Love is blind, justice was peeking.
There is a tenant in criminal law that proclaims that it is better to let one guilty man go free than it is to convict ten innocent men. That is the core of our legal system. Innocent until proven guilty. Everyone deserves an impartial judgement of their peers regardless of the heinousness of the crime. The burden of proof does not fall upon the accused. It falls upon the state. No punitive action may be taken until the state proves beyond reasonable doubt that the accused actually performed the deed in question.
This is a good philosophy. It keeps the government from becoming a tyranny that arbitrarily and capriciously renders judgement based upon its own purposes. Anything else results in something other and more sinister than a democracy.
Voter fraud; the act of voting under false pretense either as posing as a non-citizen, another person, or voting more than once, is a concern and election offices in states take great pains to prevent it from happening. Continue reading
An hommage to Sheperd Fairey
We tiny humans are a curious evolutionary accident. In nature, many species bear their offspring and those animals have mere seconds to get on their feet and start running with the herd. Otherwise, they are dinner for some other type of animal lurking nearby. But human babies require years of nursing and attention of at least one parent before they can function on their own and even a decade or more before they can operate as autonomous individuals in their cohort. This would seem to be an evolutionary disadvantage save for the fact that humans have evolved as tribes that protect mothers and newborns from predators.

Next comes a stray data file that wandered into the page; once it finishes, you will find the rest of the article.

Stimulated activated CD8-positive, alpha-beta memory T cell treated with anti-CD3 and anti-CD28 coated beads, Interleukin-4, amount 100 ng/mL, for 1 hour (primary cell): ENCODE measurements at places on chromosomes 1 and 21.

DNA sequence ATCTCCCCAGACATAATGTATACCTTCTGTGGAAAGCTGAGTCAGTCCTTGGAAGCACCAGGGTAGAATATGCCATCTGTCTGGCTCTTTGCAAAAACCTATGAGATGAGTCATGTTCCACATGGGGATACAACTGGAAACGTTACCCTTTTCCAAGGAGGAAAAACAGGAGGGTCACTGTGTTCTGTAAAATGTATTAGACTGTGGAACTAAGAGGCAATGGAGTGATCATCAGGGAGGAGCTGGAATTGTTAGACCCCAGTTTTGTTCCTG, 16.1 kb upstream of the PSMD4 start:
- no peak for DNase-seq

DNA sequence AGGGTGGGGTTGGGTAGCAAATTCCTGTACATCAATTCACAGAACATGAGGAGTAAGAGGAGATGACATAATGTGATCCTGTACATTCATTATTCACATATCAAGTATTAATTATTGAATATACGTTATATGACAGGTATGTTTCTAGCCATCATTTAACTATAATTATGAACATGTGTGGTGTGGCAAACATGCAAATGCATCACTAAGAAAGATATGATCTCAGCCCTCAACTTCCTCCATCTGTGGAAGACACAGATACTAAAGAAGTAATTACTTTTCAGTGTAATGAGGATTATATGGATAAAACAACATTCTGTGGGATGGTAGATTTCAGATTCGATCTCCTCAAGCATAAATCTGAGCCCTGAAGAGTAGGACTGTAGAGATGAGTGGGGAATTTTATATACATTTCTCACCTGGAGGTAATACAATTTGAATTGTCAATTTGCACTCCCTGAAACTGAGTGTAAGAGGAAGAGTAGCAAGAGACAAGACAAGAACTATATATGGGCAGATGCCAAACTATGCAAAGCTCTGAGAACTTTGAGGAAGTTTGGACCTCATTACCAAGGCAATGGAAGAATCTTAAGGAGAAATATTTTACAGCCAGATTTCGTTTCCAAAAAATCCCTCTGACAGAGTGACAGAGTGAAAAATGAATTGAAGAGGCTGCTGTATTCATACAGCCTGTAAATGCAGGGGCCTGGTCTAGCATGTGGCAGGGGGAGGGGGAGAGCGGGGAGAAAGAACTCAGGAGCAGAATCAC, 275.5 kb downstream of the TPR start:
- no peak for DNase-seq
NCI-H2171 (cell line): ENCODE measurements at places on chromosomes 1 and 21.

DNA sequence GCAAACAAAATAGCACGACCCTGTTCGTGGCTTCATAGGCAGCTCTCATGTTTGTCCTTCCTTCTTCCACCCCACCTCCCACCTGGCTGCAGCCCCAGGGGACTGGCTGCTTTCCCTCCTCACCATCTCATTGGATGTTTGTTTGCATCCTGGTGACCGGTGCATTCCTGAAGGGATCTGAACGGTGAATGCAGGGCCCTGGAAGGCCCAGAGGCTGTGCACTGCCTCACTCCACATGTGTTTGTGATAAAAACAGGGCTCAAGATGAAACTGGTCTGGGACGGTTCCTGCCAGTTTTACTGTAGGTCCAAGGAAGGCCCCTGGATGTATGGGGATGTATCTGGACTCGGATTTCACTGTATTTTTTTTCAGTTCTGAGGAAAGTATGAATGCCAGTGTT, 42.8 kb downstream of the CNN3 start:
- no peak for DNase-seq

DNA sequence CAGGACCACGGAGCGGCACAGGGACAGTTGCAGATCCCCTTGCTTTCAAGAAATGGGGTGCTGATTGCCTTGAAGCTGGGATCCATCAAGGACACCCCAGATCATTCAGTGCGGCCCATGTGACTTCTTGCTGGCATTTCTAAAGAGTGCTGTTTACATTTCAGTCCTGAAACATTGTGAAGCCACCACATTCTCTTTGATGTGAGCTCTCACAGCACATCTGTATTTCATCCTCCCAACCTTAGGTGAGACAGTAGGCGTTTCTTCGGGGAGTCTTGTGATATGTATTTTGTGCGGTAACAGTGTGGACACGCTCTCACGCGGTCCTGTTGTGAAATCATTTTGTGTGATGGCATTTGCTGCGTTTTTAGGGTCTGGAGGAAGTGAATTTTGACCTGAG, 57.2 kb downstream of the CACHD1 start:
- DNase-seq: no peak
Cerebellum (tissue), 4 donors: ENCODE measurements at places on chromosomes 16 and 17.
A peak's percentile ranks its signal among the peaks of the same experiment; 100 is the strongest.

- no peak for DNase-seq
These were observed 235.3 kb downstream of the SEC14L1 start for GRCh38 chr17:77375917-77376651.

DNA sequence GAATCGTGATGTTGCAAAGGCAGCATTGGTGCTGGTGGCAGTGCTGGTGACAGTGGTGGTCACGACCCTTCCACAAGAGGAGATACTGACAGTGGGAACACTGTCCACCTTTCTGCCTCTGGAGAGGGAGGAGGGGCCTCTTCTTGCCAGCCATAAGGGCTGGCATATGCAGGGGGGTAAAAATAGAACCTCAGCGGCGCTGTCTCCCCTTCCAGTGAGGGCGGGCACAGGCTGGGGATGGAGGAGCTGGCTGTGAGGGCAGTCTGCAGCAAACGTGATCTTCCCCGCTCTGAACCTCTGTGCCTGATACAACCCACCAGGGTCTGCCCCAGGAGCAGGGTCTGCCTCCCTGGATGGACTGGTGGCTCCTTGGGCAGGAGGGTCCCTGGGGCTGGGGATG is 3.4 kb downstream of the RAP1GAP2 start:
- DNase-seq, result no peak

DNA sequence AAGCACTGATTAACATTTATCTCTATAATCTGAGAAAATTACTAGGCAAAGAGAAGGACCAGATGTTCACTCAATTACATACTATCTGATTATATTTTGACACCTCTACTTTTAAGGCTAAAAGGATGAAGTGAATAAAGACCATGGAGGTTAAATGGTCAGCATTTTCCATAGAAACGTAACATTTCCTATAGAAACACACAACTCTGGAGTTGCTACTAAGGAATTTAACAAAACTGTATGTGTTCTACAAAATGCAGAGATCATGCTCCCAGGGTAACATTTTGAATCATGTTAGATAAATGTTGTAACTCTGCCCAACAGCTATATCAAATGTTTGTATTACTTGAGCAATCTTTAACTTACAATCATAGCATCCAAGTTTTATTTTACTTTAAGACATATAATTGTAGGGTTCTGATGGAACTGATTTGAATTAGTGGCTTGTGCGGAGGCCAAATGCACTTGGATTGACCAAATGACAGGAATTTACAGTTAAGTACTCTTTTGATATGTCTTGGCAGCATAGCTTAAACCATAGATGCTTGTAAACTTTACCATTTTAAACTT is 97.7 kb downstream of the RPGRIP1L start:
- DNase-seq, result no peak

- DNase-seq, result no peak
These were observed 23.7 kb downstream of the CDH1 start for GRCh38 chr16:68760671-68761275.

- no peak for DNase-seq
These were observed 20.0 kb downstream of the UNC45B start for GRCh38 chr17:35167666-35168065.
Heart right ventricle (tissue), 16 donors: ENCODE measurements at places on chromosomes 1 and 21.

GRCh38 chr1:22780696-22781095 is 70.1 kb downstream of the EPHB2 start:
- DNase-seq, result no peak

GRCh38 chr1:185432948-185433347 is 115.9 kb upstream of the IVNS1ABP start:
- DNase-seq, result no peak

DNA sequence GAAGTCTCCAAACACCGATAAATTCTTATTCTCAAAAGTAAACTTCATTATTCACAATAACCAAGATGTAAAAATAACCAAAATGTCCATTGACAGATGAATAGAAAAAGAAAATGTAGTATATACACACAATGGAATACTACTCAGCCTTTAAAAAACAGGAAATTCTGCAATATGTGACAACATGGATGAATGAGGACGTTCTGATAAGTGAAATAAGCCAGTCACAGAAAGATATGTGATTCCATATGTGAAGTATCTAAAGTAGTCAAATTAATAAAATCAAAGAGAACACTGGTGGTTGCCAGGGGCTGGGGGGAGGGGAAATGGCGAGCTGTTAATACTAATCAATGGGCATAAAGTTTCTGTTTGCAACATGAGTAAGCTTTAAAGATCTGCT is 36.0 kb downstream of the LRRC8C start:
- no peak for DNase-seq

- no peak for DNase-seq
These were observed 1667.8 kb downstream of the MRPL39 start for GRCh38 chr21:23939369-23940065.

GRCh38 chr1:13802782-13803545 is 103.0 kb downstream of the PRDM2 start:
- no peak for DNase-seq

But one thing most species have in common is fear. Being distrustful of things has probably ensured our survival. It’s why most of us stand back from the edge of the cliff. Pain is also a factor. We learn from painful experiences not to do certain things. Our fear of experiencing that pain again helps us avoid those things that are potentially harmful to us. That little warning voice coming from the amygdala in our brains has probably ensured our survival as a species.
There are also some negative effects as well. Racism is likely a fearful response towards people who do not look like you. That may have been useful long ago to protect your tribe from pillagers but that trait isn’t terribly useful now even though we recently waged a world war based on a philosophy of a ‘master race’ and in our own country over whether people with dark skin were less than human. Fear is indeed a powerful motivator.
Fear works in religion as well. Continue reading
We’re in the money
Rick Perry probably did more to help the Obama campaign by coining the phrase ‘vulture capitalism’ than anything the Obama campaign could have done. Actually, he didn’t coin the phrase but he did introduce it into the public arena during the Republican primary when he was challenging Mitt Romney‘s record at Bain Capital. Predictably, the Romney camp is maneuvering to get out in front of the perception that Romney is a vulture capitalist. Their counter strategy? Make the claim that President Obama is a anti-capitalism socialist.
Of course the President isn’t against capitalism. He’s actually a beneficiary of it through his book sales. He’s a green energy advocate. He has done as much as he can as President to create private sector jobs as most Presidents have. If anything he’s a capitalism cheerleader. But Romney only has the Muslim-socialist Tea party meme to fall back on. Will it be effective? Possibly. Most of the people who are against the President have already made up their minds about the President. We can wade into the waters of why that is some other time but the reality is that that message isn’t likely to be taken seriously by most informed voters.
Romney would like for everybody to not be focusing on his tenure at Bain. He would also not like anyone to focus on his tenure as the Governor of Massachusetts because then people would realize he is actually a moderate. Continue reading